Alternative to "aquarium gravel" - Tropical Fish Keeping - Aquarium fish care and resources
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post #1 of 11 Old 09-01-2009, 04:08 PM Thread Starter
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Alternative to "aquarium gravel"

Got a question for y'all....you know how you can utilize regular play/ kids sand for the tank vs the normal "aquarium" sand?
Was wondering if there's such alternative for gravel too, as I wanted to set up both tanks with gravel....Hit the home stores or not is the question.
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post #2 of 11 Old 09-01-2009, 04:15 PM
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I have read and seen many pictures where people have used river rock or pea gravel from the home stores.

Some people say not do it, you risk contaminating the tank. Personally, I would not be afraid to try it. I even bought a bag of pea gravel from Lowes to use, but decided to do sand instead.
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post #3 of 11 Old 09-01-2009, 04:21 PM
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Landscaping and stone retailers sometimes have various gravels and sand. The critical issue is that it be inert, i.e., not affect the water chemistry. Gravel comprised of limestone, dolomite, marble, or coral will add calcium to the water over a long period of time, raising the pH and hardness; these gravls are OK in marine tanks and rift lake cichlid tanks and brackish tanks, but not in aquaria where you want lower pH and hardness. Other ingredients may be mixed in for specific purposes. Know what you're getting before putting it in a fish tank.

The other concern is the sharpness of the grains. Most aquarium gravels made for that purpose are rounded grains that will not cause harm to fish, particularly bottom fish. Some gravels are angular and the sharp edges can perforate fish and also affect barbels on bottom fish like catfish.

Byron.

Byron Hosking, BMus, MA
Vancouver, BC, Canada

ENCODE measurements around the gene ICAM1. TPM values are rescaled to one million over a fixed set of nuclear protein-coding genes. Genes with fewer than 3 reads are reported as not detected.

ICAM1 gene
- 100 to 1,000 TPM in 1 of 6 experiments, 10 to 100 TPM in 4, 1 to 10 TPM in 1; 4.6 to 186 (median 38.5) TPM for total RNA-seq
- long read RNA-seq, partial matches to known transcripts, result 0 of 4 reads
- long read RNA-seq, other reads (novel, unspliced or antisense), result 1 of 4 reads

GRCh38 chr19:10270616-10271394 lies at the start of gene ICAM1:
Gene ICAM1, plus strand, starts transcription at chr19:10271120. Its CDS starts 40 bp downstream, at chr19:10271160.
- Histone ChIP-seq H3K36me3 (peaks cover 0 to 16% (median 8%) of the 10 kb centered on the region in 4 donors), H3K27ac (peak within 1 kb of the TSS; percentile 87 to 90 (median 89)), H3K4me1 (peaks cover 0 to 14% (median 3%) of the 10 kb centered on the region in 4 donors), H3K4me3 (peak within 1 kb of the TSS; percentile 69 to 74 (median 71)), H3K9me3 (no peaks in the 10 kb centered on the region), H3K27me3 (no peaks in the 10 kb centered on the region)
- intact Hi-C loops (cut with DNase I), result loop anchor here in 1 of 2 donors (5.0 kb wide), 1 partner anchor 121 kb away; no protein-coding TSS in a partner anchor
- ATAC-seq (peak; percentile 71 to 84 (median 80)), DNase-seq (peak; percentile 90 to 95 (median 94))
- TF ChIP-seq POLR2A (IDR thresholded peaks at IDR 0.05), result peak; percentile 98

The aquarist is one who must learn the ways of the biologist, the chemist, and the veterinarian. [unknown source]

Something we all need to remember: The fish you've acquired was quite happy not being owned by you, minding its own business. If you’re going to take it under your wing then you’re responsible for it. Every aspect of its life is under your control, from water quality and temperature to swimming space. [Nathan Hill in PFK]
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post #4 of 11 Old 09-01-2009, 07:45 PM Thread Starter
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To be honest I never even looked to check what the home store real has. When I first thought about it my worry was the stuff being treated with some chemicals to enhance outdoors colors or lord knows what they think of doing...
@Byron: If I was to get cory's again, i'd def NOT use gravel period no matter which kind, but sand, I know many folks have them on gravel grounds, but I do not find that appropriate.
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post #5 of 11 Old 09-02-2009, 01:38 AM
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I have my cories on sand. And have one cory before on gravel. They love being in groups and playing in the sand.

I got mine from Home Depot. Just clean it very well.!
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post #6 of 11 Old 09-02-2009, 07:33 AM
Anything bottom dwelling with frail fiddly bits should only be kept on gravel, in my opinion of course.
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post #7 of 11 Old 09-02-2009, 01:48 PM
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Originally Posted by willieturnip View Post
Anything bottom dwelling with frail fiddly bits should only be kept on gravel, in my opinion of course.
What are the frail fiddly bits?
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post #8 of 11 Old 09-02-2009, 02:09 PM
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Delicate barbels as seen on loaches, cories, and such.

If you don't stand up for something you'll fall for anything...
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post #9 of 11 Old 09-02-2009, 02:13 PM
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Delicate barbels as seen on loaches, cories, and such.
Okay, but if its gravel it should be very fine! That is why sand is recommended for those types of fish.
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post #10 of 11 Old 09-02-2009, 07:51 PM
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go with sand its about 90% cheaper then buying substrate from your lfs. its good for plants, fragile fish and to some people it looks a lot better not to mention the easier maintenance for sand. Money
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